Coughs and colds affect most people from time to time – especially during season changes and the winter months. Surprisingly, colds can even be caught during the summer months as well.
So what exactly is a cold and what can you do to get through it as quickly and easily as possible?
The Cold Virus:
The common cold virus spreads in two ways; via the droplets that are launched into the air when an infected person coughs or sneezes and also through contact. So if somebody with a cold touches their eyes or nose and then touches you, they may be accidently passing the cold virus onto you.
The main symptoms of a cold include:
- Blocked nose
- Sore throat
- A slight temperature
As there are over 200 types of cold virus it can be difficult to avoid catching one, however, the cold virus thrives when conditions in the body are just right. So, for instance if you’re run down in any way – such as stress, poor diet, lack of sleep and overwork or because of dysbiosis (a poorly functioning digestive system) you may be more likely to catch a cold virus. Guess where most of your immune system lives…In your gut. When the inner environment of the body is balanced and healthy, it is less likely that you will catch a cold.
If you want to treat a cold naturally, you need to look at two aspects:
- You will want to treat the symptoms of the cold
- You need to look at boosting your immune system to not only get you through your cold faster but to reduce the chance of catching another cold.
Herbal remedies for colds
There are a number of herbal remedies for colds that are useful including:
- Sage – but not if you’re pregnant
- Yarrow – avoid this if you’re pregnant, unless advised by a herbalist
The immune system is made up of a network of organs, tissues and cells that work together to protect the body against attacks made by ‘foreign’ invaders – such as the cold virus or any of the bacteria, viruses, fungi or parasites that can cause infections of any kind.
When treating a cold, you can help your immune system to overcome invaders by creating an environment where these types of invaders cannot live. One of the easiest ways to do this is to raise your core body temperature.
A traditional ‘cold and flu tea’ combining equal parts of yarrow, elderflower and peppermint does just that. This combination gently heats you with the elderflower working as a decongestant.
Sage tea (taken hot or cold) is also useful for colds as it is an antibacterial, decongestant and expectorant. It helps to treat coughs, colds, fever, sore throats and chest infections. Sage contains thujone, so avoid if you’re pregnant.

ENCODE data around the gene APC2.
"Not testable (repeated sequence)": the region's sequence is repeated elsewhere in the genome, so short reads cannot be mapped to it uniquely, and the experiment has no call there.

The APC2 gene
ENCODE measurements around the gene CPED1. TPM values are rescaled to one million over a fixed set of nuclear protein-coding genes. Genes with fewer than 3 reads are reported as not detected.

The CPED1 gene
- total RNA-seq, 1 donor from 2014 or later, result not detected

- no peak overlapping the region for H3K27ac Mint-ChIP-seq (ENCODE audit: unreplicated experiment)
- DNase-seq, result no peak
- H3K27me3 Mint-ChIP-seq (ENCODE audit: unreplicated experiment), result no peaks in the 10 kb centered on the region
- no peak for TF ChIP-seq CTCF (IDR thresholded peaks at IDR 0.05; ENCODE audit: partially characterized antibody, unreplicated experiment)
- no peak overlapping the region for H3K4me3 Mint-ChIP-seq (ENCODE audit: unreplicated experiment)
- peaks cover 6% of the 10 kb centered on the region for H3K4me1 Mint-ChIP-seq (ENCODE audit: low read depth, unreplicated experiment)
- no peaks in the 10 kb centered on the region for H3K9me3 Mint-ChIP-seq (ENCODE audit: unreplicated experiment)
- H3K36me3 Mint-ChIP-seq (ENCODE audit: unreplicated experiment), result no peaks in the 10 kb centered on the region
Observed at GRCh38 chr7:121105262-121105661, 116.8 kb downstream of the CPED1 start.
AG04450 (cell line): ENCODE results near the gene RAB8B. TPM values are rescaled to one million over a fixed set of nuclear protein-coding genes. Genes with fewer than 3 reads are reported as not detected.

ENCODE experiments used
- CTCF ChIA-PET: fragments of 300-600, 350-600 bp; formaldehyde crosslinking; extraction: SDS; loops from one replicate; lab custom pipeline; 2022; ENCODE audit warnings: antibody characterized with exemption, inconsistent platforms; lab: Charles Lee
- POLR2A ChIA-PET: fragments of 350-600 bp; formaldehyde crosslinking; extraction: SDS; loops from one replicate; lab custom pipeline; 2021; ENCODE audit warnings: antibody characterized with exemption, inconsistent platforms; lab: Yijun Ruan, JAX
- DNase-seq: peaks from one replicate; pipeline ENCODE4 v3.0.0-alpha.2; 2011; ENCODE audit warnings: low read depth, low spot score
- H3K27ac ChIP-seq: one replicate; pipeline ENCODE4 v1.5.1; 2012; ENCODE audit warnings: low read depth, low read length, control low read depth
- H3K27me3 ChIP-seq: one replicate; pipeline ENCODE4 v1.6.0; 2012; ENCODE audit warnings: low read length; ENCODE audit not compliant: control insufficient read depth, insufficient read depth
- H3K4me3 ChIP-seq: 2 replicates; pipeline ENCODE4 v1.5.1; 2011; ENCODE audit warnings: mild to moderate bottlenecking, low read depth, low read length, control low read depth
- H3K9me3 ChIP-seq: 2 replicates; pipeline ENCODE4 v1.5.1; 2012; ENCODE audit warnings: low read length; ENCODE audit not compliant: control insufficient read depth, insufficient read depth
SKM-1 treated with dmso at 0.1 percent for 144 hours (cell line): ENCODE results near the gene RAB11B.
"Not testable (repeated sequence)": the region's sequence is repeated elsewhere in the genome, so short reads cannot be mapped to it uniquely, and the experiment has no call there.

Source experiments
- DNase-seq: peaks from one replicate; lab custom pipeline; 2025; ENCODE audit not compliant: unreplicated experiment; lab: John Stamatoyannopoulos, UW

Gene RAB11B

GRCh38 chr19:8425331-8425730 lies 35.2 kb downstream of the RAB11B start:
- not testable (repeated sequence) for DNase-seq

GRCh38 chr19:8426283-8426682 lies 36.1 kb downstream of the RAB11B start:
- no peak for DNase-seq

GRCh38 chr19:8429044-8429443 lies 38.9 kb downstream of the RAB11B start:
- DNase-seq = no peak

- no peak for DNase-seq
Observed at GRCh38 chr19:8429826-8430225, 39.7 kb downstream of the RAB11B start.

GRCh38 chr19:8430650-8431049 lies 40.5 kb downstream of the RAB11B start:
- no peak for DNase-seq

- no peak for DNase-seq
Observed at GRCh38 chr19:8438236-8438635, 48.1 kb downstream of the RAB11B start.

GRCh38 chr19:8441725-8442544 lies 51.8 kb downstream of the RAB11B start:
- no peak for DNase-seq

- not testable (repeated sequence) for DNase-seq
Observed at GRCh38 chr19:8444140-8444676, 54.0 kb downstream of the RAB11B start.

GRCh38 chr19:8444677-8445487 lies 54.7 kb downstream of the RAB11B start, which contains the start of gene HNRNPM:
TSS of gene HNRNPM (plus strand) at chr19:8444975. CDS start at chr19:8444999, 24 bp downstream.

Ginger is probably best known for its anti-nausea properties but is also anti-inflammatory, a natural pain killer warms you up (making it uncomfortable for the foreign invaders to hang out), and contains antioxidants. It can be taken as a warming tea in the case of a cold.
Steaming is a great way to clear congestion; use either dry or fresh herbs, such as thyme or chamomile if you want to reduce chest spasm. You can also add a few drops of tea tree, eucalyptus, sandalwood or thyme essential oil in hot water, (either in the bath or with a towel over your head over a basin).
Herbal Chest rubs can be made to create a soothing rub that acts as a decongestant – just like the Vicks Vaporub that your granny used to rub on your chest when you were poorly. A chest rub is essentially an ointment, which is a greasy preparation that doesn’t contain water; in its simplest form, it is just oil and beeswax melted together.
Your basic recipe is 1g of beeswax to 9mls of oil; you can create a different consistency to your ointment by varying the quantity of oil to beeswax or by using a different type of oil.
Elderflower, greater plantain, thyme and yarrow can be used in chest rubs. You can also add a couple of drops of essential oil to your chest rub ointment; tea tree oil is an excellent herbal immune system booster and eucalyptus is an effective decongestant.
Red Flags! (See your doctor if you experience any of these symptoms)
- Unexplained weight loss
- Fever and you’re not sure why you have it; especially if it has gone on for a long time, keeps coming back, or only comes on in the night
- Persistent, unremitting head pain
- A headache that comes on suddenly; especially if it is followed by vomiting , dizziness or neck stiffness.
- A sore throat that comes on quickly – especially if you are hoarse and have a high fever or trouble breathing
- Persistent cough that lasts more than 3 weeks – especially if you are also getting night sweats, have lost weight and you’re not really sure why, or generally feel low
- Fever and cough. Or if you develop a sudden chill followed by high fever, find it hard to breathe, or develop chest pain
- Persistent monophonic wheeze.
- Your phlegm has blood in it. You may have strained yourself coughing but it’s best to get it checked out by your doctor.